Green Jobs. Waste, and the country gets back to work.

6 March 2015
cpt-parlano-di-noi  |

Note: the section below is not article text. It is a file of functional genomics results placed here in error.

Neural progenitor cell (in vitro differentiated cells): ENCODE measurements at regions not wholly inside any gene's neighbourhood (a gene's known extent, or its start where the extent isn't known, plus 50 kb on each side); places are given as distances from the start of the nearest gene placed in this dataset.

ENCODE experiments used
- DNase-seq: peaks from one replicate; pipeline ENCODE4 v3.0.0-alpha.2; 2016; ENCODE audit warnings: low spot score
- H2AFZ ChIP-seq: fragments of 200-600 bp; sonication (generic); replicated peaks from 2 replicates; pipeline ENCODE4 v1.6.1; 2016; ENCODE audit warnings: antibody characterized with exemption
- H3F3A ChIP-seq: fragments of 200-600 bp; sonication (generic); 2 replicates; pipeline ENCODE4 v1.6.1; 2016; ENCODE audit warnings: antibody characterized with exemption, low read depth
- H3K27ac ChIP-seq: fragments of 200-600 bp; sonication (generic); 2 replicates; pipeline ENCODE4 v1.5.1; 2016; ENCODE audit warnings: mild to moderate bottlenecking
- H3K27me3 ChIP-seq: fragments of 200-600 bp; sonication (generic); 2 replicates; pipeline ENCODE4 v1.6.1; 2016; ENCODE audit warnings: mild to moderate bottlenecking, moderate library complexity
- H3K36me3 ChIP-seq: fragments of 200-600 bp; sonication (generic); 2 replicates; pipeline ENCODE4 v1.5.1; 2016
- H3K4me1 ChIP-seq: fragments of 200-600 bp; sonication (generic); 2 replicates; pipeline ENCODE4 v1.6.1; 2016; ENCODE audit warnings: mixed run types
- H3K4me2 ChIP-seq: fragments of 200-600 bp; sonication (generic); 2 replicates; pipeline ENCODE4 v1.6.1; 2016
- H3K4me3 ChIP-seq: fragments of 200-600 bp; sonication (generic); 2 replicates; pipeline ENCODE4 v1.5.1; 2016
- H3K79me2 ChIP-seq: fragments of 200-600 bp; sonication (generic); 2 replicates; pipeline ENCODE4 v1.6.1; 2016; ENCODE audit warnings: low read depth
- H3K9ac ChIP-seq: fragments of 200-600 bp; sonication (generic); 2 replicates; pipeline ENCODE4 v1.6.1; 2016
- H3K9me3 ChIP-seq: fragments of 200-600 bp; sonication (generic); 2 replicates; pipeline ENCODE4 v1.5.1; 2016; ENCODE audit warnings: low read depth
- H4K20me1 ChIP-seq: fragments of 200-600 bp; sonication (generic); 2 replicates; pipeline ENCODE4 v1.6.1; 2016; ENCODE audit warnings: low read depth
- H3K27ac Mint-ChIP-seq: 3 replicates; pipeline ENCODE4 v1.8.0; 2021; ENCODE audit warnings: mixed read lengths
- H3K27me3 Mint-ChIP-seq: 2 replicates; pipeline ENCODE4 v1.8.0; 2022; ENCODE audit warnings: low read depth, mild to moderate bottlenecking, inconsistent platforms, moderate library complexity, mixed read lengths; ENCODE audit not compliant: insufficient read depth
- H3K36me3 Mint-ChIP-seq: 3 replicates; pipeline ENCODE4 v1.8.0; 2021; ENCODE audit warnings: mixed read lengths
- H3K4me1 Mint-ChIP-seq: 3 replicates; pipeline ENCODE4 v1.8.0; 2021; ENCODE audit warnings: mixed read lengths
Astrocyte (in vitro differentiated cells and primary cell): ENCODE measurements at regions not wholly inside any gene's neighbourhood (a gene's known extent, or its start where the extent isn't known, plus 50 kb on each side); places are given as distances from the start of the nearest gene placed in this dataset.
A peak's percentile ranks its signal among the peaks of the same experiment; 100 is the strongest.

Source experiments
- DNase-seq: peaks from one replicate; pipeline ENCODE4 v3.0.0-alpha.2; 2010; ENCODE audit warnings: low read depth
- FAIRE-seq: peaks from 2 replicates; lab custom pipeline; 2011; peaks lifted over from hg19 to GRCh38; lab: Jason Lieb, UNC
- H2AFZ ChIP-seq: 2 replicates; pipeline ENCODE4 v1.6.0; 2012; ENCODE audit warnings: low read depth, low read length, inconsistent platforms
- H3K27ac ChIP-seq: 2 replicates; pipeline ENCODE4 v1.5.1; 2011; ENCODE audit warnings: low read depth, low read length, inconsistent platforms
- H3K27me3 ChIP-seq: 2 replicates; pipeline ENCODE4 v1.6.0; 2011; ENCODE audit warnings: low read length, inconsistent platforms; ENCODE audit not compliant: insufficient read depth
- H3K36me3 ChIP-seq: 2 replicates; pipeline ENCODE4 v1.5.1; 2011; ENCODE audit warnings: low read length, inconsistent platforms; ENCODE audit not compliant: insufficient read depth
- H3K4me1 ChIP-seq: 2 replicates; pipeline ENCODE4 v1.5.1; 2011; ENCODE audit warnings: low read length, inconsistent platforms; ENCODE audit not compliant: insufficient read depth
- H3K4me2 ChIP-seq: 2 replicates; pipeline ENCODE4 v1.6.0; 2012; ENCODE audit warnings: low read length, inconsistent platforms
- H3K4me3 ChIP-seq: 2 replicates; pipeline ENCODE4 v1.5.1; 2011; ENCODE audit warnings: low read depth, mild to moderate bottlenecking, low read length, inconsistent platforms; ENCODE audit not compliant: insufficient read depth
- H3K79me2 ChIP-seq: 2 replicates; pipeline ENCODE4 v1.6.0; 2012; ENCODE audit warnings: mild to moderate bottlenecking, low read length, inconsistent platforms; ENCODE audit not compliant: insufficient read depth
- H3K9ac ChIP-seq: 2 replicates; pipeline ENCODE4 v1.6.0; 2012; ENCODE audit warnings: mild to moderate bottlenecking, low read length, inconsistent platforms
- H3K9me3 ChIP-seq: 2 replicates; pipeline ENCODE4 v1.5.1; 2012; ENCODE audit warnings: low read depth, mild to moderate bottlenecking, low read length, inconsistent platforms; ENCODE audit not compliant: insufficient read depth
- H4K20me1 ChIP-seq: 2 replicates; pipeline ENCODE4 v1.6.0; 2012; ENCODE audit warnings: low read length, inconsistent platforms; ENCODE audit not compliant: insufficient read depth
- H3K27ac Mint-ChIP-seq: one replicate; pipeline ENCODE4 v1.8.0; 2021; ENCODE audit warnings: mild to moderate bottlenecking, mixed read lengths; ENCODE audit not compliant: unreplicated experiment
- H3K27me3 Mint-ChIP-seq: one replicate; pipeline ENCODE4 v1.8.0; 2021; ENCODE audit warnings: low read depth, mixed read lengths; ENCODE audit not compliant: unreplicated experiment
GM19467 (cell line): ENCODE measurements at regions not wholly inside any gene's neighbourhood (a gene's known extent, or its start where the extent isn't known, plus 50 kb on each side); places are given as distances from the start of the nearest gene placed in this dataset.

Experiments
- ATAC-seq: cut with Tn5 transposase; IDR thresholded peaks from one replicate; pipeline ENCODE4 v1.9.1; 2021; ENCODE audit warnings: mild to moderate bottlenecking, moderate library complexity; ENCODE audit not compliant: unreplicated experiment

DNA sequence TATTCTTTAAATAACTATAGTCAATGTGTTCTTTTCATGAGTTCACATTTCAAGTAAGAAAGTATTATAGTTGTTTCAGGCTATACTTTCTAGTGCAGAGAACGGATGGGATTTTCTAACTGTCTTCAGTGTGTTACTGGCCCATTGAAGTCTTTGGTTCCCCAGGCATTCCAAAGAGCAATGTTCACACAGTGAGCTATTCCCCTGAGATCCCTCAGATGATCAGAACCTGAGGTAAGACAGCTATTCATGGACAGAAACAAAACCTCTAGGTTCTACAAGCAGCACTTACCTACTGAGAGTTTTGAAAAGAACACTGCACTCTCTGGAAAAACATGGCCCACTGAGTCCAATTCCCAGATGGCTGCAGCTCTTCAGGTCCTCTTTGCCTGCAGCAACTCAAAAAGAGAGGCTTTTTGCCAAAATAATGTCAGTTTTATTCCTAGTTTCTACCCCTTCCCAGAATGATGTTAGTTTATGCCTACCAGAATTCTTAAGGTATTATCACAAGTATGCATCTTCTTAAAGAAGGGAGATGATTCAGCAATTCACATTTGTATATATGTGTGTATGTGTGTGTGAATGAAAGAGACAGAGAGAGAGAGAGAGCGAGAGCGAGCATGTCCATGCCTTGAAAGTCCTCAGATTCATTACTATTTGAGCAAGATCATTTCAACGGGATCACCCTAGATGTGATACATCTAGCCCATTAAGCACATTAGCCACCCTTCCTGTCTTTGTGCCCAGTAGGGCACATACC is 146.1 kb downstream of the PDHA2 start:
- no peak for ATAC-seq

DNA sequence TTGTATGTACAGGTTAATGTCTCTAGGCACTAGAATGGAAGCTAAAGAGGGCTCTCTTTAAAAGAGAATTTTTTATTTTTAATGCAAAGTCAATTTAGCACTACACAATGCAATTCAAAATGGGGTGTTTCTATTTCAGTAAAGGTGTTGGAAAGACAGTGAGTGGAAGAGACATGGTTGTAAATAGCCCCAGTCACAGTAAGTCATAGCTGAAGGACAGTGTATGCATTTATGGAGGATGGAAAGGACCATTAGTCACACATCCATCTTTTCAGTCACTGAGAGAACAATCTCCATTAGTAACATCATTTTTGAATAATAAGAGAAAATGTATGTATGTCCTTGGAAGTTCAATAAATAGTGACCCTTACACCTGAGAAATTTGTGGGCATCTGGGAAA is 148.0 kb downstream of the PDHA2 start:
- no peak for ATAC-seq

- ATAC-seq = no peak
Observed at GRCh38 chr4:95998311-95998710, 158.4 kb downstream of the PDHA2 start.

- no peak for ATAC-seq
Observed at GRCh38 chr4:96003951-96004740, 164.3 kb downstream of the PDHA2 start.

Another 89 thousand jobs and an increase in turnover of 6.2 billion in the 2014-2020 period. This is the benefit for Italy with the commitment to recycle 50% of urban waste, transferring paper, glass, plastic, metals, wood, and organic waste from the landfill to recovery plants. The calculation is in the report that Conai will be presenting before the States General of the Green Economy at Ecomondo. “We made a theoretical and a practical count,” explains Roberto De Santis, President of Conai. “In the first case we assume a perfect country, where all regions reach the 50 percent minimum target for 2020 and the use of the landfill is practically non-existent. A beautiful scenario, with almost 200 thousand new jobs. But in all truth, it is much more a dream than a forecast. With the data we have on hand, we believe that in 2020 we can arrive at 50 percent recycling as a sum of all the regions, those that go beyond the objective and those that are late. This assessment is realistic and still provides very interesting results, with 4 million tons of waste that could possibly be removed from the landfill.” A projection based on the present. Today Italian waste material is made up primarily of two elements: one third urban waste sent to recycling and just over 40 percent going to the landfill; but in the North this 40 percent falls to 20, and in the Central South it rises to 60 percent. This means that the most virtuous scenario would require an increase in waste separation in the areas where it is still a very low percentage, as well as an increase in the number of waste handling systems in regions where the citizens are already doing their part and the industrial system is falling behind. The result of these two interventions would create business volumes in the production chain (separate waste collection, transport, recycling, composting) of 6.2 billion over the 2014-2020 period, with 1.7 billion in investments in infrastructures and an added value of 2.3 billion. “To reach this result it is necessary to also intervene on the offer side: it is necessary to create more products that use recycled materials,” adds De Santis. “It is true that green public procurement exists, or the obligation of the public administration to acquire a specific quota of green products, but it is also true that the market needs to be expanded, with investments in research to widen the range of the current offering. Like Conai, we have invested 400 thousand Euros to improve the quality of processes used on the materials that reach separated waste collection.” Source: la Repubblica